Today we celebrate the feast of Saint Luke the Evangelist. He kind of falls into this funny category. He’s one of those saints who isn’t an apostle, but because he wrote one of the gospels and the Acts of the Apostles, it feels like he should be.
A doctor by profession, Saint Luke was an early convert to Christianity, although not from Judaism. Historians believe he was a Syrian from Antioch. As such, his writings were directed towards a gentile audience, and particularly to those who had grown complacent in their faith His style varies from those of Matthew, written for Jewish audiences, Mark, written for new converts to the faith who were experiencing persecution, and John, written for a mostly Jewish audience with a mixture of some gentiles and Samaritans. I guess there’s something for everyone in the gospels! Once again, God demonstrates the beauty of the body.
Saint Luke traveled with Saint Paul on Paul’s second missionary journey and part of his third including going to Rome where Saint Paul was eventually martyred. Luke’s witness compelled him to tell the story to others. He begins his gospel:
Since many have undertaken to compile a narrative of the events that have been fulfilled among us, just as those who were eyewitnesses from the beginning and ministers of the word have handed them down to us, I too have decided, after investigating everything accurately anew, to write it down in an orderly sequence for you, most excellent Theophilus,so that you may realize the certainty of the teachings you have received. (Lk 1:1-4)
Subsequent to writing the gospel, Luke penned the Acts of the Apostles. In it, Saint Luke recounts the major events in the life of the early Church from the Ascension and Pentecost through to Saint Paul’s final arrival in Rome. If you have never read the entire Acts of the Apostles, I highly recommend it (hmm…maybe this could be part of your Year of Faith observance).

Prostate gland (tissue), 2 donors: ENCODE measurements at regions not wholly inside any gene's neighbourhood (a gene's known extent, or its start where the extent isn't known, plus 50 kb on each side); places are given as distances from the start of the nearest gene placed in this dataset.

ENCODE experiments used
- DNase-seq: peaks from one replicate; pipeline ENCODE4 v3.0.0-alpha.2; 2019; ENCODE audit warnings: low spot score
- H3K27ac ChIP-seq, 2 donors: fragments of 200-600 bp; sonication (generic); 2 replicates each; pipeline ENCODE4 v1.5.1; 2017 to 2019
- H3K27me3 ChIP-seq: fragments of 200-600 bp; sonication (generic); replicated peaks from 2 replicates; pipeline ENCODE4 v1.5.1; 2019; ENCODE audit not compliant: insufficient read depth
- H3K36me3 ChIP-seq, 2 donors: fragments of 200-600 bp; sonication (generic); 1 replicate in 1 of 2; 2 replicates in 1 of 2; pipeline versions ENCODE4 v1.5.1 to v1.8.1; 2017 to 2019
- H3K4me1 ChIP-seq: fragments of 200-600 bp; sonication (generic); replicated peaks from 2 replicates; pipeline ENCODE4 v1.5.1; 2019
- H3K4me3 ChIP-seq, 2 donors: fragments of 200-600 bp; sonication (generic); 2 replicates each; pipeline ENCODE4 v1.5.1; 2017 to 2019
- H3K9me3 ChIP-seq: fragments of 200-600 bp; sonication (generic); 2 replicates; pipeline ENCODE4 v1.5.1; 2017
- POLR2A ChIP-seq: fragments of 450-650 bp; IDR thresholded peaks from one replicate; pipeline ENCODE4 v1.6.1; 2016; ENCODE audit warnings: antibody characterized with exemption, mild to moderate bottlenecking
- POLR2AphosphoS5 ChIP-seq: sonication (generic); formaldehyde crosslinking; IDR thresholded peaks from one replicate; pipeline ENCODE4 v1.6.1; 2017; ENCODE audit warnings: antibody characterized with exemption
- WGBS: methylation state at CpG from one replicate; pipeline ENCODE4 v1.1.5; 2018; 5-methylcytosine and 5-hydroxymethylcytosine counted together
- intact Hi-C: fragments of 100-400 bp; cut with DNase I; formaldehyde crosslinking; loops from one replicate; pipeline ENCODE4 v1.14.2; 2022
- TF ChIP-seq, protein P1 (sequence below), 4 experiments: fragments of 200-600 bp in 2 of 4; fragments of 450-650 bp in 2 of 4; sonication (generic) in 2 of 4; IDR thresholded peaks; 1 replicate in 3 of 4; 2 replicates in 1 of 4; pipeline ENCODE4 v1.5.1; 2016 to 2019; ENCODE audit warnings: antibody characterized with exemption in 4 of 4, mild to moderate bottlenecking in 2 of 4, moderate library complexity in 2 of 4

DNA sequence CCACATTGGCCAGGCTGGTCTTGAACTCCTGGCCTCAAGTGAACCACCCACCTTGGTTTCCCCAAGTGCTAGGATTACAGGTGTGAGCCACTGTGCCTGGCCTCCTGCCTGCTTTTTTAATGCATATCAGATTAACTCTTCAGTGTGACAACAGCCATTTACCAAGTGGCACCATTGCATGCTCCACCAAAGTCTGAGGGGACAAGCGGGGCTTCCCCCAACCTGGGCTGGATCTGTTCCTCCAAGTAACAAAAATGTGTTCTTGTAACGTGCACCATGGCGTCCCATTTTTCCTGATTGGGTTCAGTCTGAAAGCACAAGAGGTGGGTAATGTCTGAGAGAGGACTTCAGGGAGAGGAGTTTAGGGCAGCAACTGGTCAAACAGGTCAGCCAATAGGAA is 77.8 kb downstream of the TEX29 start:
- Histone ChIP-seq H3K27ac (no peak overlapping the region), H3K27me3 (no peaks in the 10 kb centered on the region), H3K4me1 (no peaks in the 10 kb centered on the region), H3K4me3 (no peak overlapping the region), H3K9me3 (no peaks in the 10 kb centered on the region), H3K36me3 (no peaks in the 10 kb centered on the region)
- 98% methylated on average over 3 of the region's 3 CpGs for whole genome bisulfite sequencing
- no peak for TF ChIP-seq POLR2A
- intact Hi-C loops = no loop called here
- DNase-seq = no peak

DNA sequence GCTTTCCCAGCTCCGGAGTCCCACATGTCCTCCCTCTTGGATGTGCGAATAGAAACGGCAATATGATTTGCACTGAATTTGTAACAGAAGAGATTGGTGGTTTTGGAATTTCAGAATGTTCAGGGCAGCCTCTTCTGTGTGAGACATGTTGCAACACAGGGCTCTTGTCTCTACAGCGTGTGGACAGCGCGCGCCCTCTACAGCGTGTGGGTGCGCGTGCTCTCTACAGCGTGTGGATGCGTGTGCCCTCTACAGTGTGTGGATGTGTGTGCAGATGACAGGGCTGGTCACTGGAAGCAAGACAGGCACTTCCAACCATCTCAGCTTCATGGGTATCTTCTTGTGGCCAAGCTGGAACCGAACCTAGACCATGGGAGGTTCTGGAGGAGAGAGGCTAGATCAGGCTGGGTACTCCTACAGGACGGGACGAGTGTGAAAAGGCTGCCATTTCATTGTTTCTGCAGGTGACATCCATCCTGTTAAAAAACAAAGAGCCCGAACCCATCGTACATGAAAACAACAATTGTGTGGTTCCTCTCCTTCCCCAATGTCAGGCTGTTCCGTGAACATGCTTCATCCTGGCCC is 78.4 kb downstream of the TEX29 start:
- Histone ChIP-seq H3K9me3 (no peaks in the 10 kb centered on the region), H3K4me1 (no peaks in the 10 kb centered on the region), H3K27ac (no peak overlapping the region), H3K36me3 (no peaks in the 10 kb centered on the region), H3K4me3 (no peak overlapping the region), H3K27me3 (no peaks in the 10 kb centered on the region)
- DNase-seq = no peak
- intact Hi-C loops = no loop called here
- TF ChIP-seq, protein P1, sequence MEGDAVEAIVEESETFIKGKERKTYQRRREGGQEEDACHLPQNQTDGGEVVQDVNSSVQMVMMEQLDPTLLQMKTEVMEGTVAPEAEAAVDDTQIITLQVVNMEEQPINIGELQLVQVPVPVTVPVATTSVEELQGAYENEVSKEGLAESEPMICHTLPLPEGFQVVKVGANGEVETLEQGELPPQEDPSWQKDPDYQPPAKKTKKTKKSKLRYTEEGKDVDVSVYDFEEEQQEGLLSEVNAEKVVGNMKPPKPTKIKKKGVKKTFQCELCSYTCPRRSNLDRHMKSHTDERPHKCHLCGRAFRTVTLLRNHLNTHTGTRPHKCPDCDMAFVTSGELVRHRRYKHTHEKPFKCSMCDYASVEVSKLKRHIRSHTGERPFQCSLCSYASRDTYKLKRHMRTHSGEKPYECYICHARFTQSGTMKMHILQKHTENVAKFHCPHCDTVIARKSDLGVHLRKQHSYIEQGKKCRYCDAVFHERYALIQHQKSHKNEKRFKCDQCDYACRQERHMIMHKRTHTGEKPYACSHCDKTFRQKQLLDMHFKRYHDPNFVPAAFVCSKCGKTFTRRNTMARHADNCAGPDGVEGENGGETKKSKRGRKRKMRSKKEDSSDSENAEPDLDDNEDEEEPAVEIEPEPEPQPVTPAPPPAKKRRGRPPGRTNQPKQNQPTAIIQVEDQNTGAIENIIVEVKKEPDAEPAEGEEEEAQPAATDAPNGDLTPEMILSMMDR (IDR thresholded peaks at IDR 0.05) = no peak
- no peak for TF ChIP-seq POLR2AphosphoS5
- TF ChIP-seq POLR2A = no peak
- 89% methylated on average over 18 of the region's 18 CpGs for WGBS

The thing I like most about the Acts of the Apostles is that everything recorded in there occurred when Jesus was no longer around. These people were ordinary Joe’s like you and me. They had to rely on faith and the Holy Spirit to do what they did in the moment. Think about the stories we know because of what Saint Luke wrote. When a lame man asked for alms, in the name of Jesus, they healed him, and he could walk. St. Peter’s speech converted 3,000 at Pentecost. St. Stephen bravely faced death, and God filled his mouth with the words including forgiving those who killed him. St. Paul experienced a life changing conversion on the road to Damascus. Angels freed Peter from prison, and he walked right past the guards to the outskirts of town. A young man fell out a third story window and died; they brought him back to life. They drove out demons in a slave girl. They baptized. And so much more.
God calls us to do the same. Yes, they saw things that we never will. Jesus walked physically among them. Do not forget, however, what Jesus said to Thomas, “… Blessed are those who have not seen and have believed.” That’s us. We are the blessed. We have not seen, but we believe. Do we live that way? Do we really believe that we can do what they did? “Lord, I believe. Help my unbelief.” (Mk 9:24)
So today, take some time to read and pray on something in the Acts of the Apostles. Help your unbelief in this Year of Faith. Ask the Holy Spirit to lead you to what you most need to hear. Then…act on it!
Saint Luke, pray for us! Anne
Note: St. Luke is believed to have been a painter who was the first person to paint Our Lady as the Theotokos, the God bearer. The painting above reflects that belief.
Prayer to Saint Luke
Most charming and saintly Physician, you were animated by the heavenly Spirit of love. In faithfully detailing the humanity of Jesus, you also showed his divinity and his genuine compassion for all human beings. Inspire our physicians with your professionalism and with the divine compassion for their patients. Enable them to cure the ills of both body and spirit that afflict so many in our day. Amen.